On January 8, Emory University School of Medicine’s Department of Medicine Grand Rounds had an unusual format: a debate between Otis Brawley, MD and John Petros, MD on the topic of PSA testing.
Prostate cancer is the second leading cause of cancer death for American men. PSA (prostate specific antigen) is a protein produced by the prostate gland and its levels can be measured by a simple blood test.Â A higher number could indicate prostate cancer, but the test doesnâ€™t differentiate between an aggressive, fast-growing cancer, and one that is so slow-growing it wouldnâ€™t threaten a manâ€™s life.
Brawley, professor of hematology and medical oncology and chief medical officer for the American Cancer Society, led off the debate arguing that studies show PSA testing to be unreliable and possibly leading to too many diagnoses and unnecessary treatment for prostate cancer. Petros, a professor of urology who treats prostate cancer patients, looked at other studies (more details below), which show the PSA test to be a tool that has helped save lives by detecting prostate cancer at earlier stages.
In May 2012, the U.S. Preventive Services Task Force issued a “grade D” rating for PSA screening, saying the practice offers more harms — in terms of complications from PSA-test-driven treatment such as incontinence and blood clots — than benefits. Brawley agreed with this Ray Ban outlet assessment and says heâ€™s not convinced the PSA test saves lives, but he doesnâ€™t rule out its use. He framed this issue this way:
Pretend you are offered the choice of taking a pill that will double the risk of prostate cancer diagnosis from 10 to 20 percent, but could decrease risk of prostate cancer death by one fifth: from 3 to 2.4 percent.Â “Do you feel lucky?” Brawley quipped.
As a counterpoint, Petros cited National Cancer Institute epidemiology data indicating that the rate of metastatic prostate cancer has substantially decreased over the last few decades, since prostate cancers are now being diagnosed at an earlier stage. He also went over studies conducted in Sweden (Goteborg) and in Austria (Tyrol), which show significant reductions in prostate cancer-related mortality coming from PSA testing.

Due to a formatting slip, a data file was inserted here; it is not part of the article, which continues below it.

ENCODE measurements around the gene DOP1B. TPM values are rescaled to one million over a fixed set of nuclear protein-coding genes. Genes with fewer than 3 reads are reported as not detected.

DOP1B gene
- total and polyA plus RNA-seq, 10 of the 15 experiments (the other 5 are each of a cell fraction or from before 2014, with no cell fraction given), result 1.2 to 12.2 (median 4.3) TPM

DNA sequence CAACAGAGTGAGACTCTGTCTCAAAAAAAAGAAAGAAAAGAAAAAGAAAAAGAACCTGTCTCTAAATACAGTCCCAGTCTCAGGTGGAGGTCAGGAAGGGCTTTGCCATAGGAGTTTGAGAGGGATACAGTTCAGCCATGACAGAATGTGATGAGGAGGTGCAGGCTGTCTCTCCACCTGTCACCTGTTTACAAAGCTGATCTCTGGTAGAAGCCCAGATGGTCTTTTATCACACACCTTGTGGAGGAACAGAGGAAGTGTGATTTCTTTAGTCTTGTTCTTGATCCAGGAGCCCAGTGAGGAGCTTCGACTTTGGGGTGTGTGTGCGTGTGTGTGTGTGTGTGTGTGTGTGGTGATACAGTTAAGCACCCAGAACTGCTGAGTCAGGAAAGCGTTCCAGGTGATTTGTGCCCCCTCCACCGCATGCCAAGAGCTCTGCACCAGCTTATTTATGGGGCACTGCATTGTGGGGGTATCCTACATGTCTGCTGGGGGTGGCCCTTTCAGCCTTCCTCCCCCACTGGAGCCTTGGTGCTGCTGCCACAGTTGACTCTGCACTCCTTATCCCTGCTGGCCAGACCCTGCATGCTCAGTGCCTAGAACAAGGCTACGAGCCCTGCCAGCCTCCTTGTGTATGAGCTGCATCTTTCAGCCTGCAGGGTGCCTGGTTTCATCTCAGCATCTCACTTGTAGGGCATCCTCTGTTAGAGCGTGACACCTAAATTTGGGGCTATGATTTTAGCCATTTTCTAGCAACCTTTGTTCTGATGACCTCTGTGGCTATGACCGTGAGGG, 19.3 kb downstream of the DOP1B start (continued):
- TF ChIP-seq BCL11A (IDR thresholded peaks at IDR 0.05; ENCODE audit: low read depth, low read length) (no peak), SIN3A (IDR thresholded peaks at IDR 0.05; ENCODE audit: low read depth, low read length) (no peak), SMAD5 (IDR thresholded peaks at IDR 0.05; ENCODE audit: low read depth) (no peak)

Five things Brawley and Petros agreed on:
- PSA testing should be performed in the context of a physician-patient relationship, with men making an informed decision about the value of the information they will receive and the associated risks.
- Vans in supermarket parking lots â€“ more broadly, community- or employer-based screeningÂ — are not the ideal setting for PSA testing.
- The PLCO study, a NCI-sponsored randomized clinical trial to examine the effects of screening on cancer-related mortality, was flawed. In particular, the â€œcontrolâ€ arm had a substantial rate of PSA testing.
- Brawley said: â€œSome cancers that are detected early do not pose a threat and do not need to be treated.â€ Similarly, Petros said: â€œProstate cancer can be low risk if safely observed, but high risk forms are lethal. We need to focus on cancers that matter.â€
- Biomarkers that are better than PSA alone are needed. Brawley said: â€œWe need a 2013 definition of prostate cancer, informed by genomics, rather than going by what Virchow decided prostate cancer looks like under the microscope 160 years ago.â€
Petros agreed with this last point and noted that more sophisticated tests than PSA already have been identified such as the prostate health index, which measures levels for three forms of PSA and may be more cancer-specific. Research being conducted at Emory by Carlos Moreno and colleagues also moves toward this goal. In 2011, his team published results in the American Journal of Pathology on a panel of biomarkers that can predict prostate cancer outcomes after prostatectomy. The Atlanta Business Chronicle recently had a story on a patent related to Morenoâ€™s research.
Petros said a key question, and one he and Moreno are planning on testing, is whether the same biomarkers could be useful on prostate biopsy samples. This could help make treatment decisions regarding surgery vs radiation. Biopsy-based tests could be combined with data based on urine biomarkers, to get around the problem of tumor heterogeneity and imperfect sampling, Petros said.
For now, Petros said he believes in initiating a conversation about PSA screening with patients 50 and older, or younger if they have risk factors for the disease.Â Â He said the decision to have routine PSA testing, follow-up tests and prostate cancer treatments, is a very individualized process.
â€œIt comes down to, what do you tell the man standing in front of you?â€ he said. â€œYou have to consider where they are in life and what their goals are, and that varies with every man.â€